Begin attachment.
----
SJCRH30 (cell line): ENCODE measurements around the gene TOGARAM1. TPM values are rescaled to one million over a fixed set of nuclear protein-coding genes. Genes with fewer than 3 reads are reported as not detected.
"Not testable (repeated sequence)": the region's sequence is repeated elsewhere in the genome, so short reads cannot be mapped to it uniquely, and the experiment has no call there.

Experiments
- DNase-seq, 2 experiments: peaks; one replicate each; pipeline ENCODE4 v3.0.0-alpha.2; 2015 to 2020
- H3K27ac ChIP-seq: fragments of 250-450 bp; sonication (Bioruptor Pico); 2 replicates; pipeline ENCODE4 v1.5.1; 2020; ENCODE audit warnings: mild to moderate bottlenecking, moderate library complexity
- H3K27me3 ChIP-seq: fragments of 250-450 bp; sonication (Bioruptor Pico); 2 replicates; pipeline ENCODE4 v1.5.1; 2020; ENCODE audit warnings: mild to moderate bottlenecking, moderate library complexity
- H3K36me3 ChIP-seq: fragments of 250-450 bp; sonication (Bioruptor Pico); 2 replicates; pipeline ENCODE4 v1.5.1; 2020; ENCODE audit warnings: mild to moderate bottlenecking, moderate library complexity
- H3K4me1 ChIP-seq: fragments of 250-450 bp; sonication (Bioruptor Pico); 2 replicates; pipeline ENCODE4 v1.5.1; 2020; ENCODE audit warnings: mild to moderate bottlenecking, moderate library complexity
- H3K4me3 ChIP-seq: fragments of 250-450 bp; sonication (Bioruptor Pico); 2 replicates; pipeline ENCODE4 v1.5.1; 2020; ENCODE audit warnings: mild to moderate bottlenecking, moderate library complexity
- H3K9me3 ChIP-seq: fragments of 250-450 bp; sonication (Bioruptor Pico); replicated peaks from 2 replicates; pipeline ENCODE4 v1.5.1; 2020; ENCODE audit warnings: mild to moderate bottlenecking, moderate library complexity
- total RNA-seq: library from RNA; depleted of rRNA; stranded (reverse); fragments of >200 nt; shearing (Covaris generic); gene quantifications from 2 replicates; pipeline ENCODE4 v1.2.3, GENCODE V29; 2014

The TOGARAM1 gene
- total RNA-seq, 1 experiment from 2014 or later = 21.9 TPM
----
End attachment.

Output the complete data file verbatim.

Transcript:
SJCRH30 (cell line): ENCODE measurements around the gene TOGARAM1. TPM values are rescaled to one million over a fixed set of nuclear protein-coding genes. Genes with fewer than 3 reads are reported as not detected.
"Not testable (repeated sequence)": the region's sequence is repeated elsewhere in the genome, so short reads cannot be mapped to it uniquely, and the experiment has no call there.

Experiments
- DNase-seq, 2 experiments: peaks; one replicate each; pipeline ENCODE4 v3.0.0-alpha.2; 2015 to 2020
- H3K27ac ChIP-seq: fragments of 250-450 bp; sonication (Bioruptor Pico); 2 replicates; pipeline ENCODE4 v1.5.1; 2020; ENCODE audit warnings: mild to moderate bottlenecking, moderate library complexity
- H3K27me3 ChIP-seq: fragments of 250-450 bp; sonication (Bioruptor Pico); 2 replicates; pipeline ENCODE4 v1.5.1; 2020; ENCODE audit warnings: mild to moderate bottlenecking, moderate library complexity
- H3K36me3 ChIP-seq: fragments of 250-450 bp; sonication (Bioruptor Pico); 2 replicates; pipeline ENCODE4 v1.5.1; 2020; ENCODE audit warnings: mild to moderate bottlenecking, moderate library complexity
- H3K4me1 ChIP-seq: fragments of 250-450 bp; sonication (Bioruptor Pico); 2 replicates; pipeline ENCODE4 v1.5.1; 2020; ENCODE audit warnings: mild to moderate bottlenecking, moderate library complexity
- H3K4me3 ChIP-seq: fragments of 250-450 bp; sonication (Bioruptor Pico); 2 replicates; pipeline ENCODE4 v1.5.1; 2020; ENCODE audit warnings: mild to moderate bottlenecking, moderate library complexity
- H3K9me3 ChIP-seq: fragments of 250-450 bp; sonication (Bioruptor Pico); replicated peaks from 2 replicates; pipeline ENCODE4 v1.5.1; 2020; ENCODE audit warnings: mild to moderate bottlenecking, moderate library complexity
- total RNA-seq: library from RNA; depleted of rRNA; stranded (reverse); fragments of >200 nt; shearing (Covaris generic); gene quantifications from 2 replicates; pipeline ENCODE4 v1.2.3, GENCODE V29; 2014

The TOGARAM1 gene
- total RNA-seq, 1 experiment from 2014 or later = 21.9 TPM